(CN) – A federal judge slammed two pro se plaintiffs who filed thousands of pages of exhibits alongside a 40-page motion, saying “there is a new sheriff in town – not Gary Cooper, but me.”
Saied and Bijan Tadayon sued Greyhound Lines in Washington, D.C., claiming that the long-distance bus service used wireless technology that infringed on their patent.
They filed a motion to compel in 2011, claiming that Greyhound failed to respond to their discovery requests on time and engaged in “delay tactics.” They asked the court to sanction Greyhound for its behavior and award them attorneys’ fees.
While U.S. District Judge John Facciola agreed that Greyhound failed to respond to the plaintiffs requests, he found that Greyhound’s delays did not merit sanctions.
“Whatever delay defendant may have caused was minor and ultimately did not prejudice plaintiffs in any way,” Facciola wrote.
In addition, “the time a pro se lawyer spends on her own case is not reimbursable,” the decision states.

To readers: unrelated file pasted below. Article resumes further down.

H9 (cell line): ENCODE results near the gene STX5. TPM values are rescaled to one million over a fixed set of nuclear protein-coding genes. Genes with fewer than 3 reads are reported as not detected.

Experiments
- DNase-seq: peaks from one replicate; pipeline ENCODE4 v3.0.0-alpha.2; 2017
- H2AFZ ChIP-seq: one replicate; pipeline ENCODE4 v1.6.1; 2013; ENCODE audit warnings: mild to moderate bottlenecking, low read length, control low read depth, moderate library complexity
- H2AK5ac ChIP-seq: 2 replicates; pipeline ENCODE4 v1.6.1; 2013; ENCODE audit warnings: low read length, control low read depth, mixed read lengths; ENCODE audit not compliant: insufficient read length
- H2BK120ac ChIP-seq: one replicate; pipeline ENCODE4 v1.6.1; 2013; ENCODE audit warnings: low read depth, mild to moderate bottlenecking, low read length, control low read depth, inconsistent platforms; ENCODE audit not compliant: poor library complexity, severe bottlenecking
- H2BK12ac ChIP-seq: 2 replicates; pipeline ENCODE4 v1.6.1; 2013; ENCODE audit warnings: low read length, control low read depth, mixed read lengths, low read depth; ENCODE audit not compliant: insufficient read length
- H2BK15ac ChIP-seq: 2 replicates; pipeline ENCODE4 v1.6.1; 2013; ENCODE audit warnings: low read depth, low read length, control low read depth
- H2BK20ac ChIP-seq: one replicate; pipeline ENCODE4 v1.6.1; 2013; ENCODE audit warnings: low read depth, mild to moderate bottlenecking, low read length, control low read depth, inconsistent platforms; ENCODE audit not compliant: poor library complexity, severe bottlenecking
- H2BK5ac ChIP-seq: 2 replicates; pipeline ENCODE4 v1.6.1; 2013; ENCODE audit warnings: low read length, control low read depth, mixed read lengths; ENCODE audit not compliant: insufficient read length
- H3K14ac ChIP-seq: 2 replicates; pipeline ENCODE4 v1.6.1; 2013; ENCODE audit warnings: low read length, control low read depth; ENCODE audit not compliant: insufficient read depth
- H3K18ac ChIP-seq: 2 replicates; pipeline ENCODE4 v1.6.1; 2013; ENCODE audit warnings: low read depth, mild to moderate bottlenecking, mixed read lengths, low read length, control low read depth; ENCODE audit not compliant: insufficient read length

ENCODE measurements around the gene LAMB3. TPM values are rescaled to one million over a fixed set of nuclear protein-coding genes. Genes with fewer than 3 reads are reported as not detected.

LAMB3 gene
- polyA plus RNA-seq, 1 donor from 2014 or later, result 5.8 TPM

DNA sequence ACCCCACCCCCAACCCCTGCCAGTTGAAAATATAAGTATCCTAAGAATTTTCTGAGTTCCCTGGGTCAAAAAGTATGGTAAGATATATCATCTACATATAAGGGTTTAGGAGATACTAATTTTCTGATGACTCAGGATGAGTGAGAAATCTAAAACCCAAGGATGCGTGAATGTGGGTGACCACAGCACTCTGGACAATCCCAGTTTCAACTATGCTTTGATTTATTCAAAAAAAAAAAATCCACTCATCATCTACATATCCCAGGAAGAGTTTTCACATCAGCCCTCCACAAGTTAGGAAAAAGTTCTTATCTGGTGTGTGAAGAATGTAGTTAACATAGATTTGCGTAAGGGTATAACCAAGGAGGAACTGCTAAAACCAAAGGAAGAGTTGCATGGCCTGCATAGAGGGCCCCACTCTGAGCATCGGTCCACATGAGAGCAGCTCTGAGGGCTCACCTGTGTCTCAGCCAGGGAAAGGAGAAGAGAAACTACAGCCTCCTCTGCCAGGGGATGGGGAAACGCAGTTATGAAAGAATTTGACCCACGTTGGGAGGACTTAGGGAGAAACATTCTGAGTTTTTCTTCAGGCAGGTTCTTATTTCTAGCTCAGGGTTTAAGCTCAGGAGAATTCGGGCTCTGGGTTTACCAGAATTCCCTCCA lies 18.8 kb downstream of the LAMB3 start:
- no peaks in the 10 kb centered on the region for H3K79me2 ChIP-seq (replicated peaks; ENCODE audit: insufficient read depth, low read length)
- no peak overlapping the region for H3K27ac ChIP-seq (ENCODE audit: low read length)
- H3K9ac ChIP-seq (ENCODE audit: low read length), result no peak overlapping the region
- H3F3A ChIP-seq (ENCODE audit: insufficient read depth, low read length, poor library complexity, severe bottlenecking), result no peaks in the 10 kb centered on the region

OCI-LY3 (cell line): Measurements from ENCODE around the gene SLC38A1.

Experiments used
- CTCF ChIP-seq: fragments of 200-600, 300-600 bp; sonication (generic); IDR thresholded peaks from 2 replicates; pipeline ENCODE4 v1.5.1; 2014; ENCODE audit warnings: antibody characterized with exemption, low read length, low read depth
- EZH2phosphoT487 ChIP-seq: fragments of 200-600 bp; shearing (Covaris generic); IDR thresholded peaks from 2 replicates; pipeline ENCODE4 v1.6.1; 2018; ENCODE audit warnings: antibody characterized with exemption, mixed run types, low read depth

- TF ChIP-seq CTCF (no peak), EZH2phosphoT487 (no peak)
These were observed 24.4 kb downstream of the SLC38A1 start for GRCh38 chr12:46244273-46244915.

Rather, “plaintiffs will be ordered to show cause why a sanction, in the form of attorney’s fees, should not be awarded against them for the time defendant spent opposing plaintiffs’ motion to compel,” Facciola wrote.
The opinion concludes with a section titled “High Noon.”
“There is a new sheriff in town – not Gary Cooper, but me,” Facciola wrote. “The filing of forty-page discovery motions accompanied by thousands of pages of exhibits will cease and will now be replaced by a new regimen in which the parties, without surrendering any of their rights, must make genuine efforts to engage in the cooperative discovery regimen.”